Farmstead virtual tour


fter butchering, meat was heavily salted to draw out moisture. The meat was then hung in the smokehouse, where a slow-burning wood or corncob fire would smolder for more than six weeks. Smoke would encase the meat in an airtight creosote coating, preserving it for years. Pork was a popular choice for preserving in this way. Before consumption, the creosote was cut off and the salt was boiled out of the meat. The use of smokehouses declined with advances in refrigeration and preservatives.

Sometimes a smokehouse is also called a meat house, with the building functioning more often as a storage locker than a smoking house. In Maryland, the phrase “meat house” is often preferred over smokehouse.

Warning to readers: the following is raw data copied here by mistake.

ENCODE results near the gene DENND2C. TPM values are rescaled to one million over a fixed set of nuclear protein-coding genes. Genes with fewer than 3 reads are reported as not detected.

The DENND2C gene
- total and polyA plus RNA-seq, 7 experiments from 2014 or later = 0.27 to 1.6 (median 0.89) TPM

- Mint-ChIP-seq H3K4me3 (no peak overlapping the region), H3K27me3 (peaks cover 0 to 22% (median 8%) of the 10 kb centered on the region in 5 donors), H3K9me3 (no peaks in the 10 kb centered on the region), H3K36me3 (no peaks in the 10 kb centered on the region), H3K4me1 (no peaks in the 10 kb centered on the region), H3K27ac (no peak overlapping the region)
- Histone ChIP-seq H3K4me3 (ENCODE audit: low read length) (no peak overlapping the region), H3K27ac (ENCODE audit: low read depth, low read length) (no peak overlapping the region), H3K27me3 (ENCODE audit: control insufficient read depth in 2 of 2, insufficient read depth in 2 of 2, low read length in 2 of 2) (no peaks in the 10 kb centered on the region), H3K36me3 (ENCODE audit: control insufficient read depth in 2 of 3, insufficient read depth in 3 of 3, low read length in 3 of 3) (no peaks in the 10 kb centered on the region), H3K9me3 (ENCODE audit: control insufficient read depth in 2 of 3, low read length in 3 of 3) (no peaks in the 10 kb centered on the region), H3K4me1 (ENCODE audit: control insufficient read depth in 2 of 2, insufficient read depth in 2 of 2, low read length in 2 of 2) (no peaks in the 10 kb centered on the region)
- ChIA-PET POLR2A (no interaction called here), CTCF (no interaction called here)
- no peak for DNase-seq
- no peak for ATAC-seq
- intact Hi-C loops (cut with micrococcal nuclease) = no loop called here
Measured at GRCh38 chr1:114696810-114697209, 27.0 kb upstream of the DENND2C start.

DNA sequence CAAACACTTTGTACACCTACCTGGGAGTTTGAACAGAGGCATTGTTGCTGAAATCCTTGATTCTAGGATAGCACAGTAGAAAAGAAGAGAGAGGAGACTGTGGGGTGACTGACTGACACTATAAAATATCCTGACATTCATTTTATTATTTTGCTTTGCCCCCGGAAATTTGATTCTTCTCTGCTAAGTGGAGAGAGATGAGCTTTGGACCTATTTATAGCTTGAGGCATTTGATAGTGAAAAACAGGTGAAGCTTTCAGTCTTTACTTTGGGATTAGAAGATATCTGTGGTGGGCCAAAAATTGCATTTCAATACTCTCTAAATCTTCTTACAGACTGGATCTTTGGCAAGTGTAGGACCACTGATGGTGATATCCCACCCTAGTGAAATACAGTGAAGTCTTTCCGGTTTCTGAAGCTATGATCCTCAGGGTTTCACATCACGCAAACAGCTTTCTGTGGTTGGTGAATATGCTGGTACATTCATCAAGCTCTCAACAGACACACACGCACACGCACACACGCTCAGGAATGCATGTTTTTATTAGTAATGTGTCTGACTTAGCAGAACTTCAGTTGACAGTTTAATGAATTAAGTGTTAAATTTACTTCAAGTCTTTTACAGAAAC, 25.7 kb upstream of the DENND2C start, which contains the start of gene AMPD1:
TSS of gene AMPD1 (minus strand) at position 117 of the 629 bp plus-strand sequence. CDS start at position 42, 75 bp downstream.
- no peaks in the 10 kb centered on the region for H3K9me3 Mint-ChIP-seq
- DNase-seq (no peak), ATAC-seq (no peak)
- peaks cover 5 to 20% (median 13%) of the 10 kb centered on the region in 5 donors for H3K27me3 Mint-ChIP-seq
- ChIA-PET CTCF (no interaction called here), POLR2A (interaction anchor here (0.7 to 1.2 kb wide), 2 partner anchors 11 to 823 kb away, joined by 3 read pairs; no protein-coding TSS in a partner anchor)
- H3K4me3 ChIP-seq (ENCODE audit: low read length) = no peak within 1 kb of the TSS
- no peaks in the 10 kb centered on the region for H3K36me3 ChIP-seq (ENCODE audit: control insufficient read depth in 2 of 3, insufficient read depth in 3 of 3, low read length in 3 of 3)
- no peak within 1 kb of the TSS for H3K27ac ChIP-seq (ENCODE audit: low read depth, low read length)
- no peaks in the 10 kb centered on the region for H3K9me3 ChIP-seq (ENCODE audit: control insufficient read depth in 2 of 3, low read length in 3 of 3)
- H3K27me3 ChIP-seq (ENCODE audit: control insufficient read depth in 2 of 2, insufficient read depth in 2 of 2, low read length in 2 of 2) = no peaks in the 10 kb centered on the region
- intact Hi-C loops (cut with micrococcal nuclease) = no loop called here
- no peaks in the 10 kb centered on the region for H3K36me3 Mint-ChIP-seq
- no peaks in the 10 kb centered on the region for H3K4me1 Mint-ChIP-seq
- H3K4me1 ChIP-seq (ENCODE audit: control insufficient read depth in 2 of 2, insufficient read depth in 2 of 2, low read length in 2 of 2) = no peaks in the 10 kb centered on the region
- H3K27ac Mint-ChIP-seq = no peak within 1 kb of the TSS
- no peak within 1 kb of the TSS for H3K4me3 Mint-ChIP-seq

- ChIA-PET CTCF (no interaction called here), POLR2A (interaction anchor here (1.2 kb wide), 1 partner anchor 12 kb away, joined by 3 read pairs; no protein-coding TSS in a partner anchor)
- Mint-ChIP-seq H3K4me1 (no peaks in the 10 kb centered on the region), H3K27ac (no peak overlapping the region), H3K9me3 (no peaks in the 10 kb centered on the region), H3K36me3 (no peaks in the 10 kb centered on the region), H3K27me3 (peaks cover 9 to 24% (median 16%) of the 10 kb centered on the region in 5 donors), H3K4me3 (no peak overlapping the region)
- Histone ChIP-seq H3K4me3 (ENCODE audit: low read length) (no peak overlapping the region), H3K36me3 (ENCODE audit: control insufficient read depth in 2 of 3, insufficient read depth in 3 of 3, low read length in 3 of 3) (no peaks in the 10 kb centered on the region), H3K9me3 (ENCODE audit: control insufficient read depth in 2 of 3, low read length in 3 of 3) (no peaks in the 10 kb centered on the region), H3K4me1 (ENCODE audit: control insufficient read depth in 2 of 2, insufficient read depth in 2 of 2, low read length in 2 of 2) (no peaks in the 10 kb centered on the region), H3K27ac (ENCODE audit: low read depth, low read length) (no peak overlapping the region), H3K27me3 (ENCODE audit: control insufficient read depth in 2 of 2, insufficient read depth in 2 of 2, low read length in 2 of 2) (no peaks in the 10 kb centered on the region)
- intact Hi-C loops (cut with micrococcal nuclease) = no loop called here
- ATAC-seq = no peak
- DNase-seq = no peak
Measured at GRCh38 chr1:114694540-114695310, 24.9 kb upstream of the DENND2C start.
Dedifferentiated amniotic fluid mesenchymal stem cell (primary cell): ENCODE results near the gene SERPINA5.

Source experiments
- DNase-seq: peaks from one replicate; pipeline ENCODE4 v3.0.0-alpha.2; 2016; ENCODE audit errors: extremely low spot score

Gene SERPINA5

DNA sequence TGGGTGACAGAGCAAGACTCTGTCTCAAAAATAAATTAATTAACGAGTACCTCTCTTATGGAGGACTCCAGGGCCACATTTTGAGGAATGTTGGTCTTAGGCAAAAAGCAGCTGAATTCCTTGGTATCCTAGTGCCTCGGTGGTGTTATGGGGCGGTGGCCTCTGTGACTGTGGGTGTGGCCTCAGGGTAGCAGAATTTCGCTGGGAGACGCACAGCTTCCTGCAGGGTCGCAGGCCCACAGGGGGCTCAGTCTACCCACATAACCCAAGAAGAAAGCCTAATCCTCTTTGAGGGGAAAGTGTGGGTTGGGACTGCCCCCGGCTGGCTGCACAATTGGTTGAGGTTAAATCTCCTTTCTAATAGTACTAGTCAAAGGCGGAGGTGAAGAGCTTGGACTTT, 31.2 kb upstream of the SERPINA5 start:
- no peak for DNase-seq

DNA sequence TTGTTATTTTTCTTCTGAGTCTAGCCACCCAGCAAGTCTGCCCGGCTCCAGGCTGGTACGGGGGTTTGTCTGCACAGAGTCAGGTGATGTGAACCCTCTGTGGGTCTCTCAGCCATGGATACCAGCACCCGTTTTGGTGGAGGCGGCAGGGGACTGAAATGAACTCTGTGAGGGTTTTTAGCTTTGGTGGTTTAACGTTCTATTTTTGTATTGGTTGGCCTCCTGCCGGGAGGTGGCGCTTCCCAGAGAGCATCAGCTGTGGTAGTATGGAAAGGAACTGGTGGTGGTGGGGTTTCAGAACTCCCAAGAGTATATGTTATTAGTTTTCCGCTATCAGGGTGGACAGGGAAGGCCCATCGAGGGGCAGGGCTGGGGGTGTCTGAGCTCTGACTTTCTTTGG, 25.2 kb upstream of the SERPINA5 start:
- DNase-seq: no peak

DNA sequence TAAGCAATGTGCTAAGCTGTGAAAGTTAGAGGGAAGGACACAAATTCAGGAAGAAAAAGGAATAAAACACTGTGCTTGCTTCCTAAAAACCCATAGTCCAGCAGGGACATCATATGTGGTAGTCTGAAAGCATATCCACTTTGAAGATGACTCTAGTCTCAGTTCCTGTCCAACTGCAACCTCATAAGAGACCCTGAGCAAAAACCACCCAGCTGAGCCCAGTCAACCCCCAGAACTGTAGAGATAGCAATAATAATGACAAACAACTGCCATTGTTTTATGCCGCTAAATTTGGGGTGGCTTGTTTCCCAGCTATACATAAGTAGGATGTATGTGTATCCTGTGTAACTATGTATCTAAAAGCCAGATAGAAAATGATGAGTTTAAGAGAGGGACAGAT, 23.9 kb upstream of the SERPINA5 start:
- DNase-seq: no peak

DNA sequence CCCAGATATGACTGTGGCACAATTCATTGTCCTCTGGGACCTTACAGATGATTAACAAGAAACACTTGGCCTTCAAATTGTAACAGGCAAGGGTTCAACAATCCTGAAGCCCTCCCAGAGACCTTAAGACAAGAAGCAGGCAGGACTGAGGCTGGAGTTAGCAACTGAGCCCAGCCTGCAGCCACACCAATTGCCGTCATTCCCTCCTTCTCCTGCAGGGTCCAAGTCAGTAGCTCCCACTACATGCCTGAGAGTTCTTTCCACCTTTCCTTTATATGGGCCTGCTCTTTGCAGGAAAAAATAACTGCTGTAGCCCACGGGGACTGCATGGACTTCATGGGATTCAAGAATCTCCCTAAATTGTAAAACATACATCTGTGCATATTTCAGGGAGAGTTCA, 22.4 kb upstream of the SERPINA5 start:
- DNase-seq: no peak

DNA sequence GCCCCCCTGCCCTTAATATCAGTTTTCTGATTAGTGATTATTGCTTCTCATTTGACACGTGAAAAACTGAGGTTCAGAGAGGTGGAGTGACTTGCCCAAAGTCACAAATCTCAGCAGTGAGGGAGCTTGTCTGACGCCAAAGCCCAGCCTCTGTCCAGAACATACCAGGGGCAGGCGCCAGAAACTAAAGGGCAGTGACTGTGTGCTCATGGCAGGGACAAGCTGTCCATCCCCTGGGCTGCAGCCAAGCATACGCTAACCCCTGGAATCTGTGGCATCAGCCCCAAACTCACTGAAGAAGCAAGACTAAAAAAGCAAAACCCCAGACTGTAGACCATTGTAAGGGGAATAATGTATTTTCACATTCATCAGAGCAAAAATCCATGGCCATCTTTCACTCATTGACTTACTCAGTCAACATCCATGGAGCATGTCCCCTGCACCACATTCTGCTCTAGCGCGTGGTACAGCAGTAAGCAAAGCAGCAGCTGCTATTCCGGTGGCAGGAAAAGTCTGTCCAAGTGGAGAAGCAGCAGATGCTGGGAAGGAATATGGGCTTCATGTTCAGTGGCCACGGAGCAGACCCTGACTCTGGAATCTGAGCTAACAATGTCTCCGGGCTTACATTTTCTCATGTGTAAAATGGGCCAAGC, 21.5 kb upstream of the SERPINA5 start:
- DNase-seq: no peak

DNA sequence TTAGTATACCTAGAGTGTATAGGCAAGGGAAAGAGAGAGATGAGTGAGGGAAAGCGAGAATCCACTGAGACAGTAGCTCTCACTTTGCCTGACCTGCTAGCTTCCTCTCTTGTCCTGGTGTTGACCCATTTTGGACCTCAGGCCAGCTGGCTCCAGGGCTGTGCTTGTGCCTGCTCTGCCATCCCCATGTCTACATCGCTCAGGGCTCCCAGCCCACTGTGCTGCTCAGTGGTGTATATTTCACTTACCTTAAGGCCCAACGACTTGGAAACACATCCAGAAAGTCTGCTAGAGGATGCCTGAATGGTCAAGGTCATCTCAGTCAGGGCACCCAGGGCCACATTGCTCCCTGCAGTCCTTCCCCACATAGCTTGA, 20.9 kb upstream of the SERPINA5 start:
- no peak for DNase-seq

Meats hanging in smokehouse

Preserved meat could last two years hanging in the rafters of a smokehouse. Image provided by Conservancy

Smokehouse diagram

The Mt. Pleasant smokehouse features four arching holes in the cornice. Their true function is unknown, though some speculate the holes attracted nesting birds for egg collection, while others believe they provided ventilation. Today, the squirrels sure love running around in them.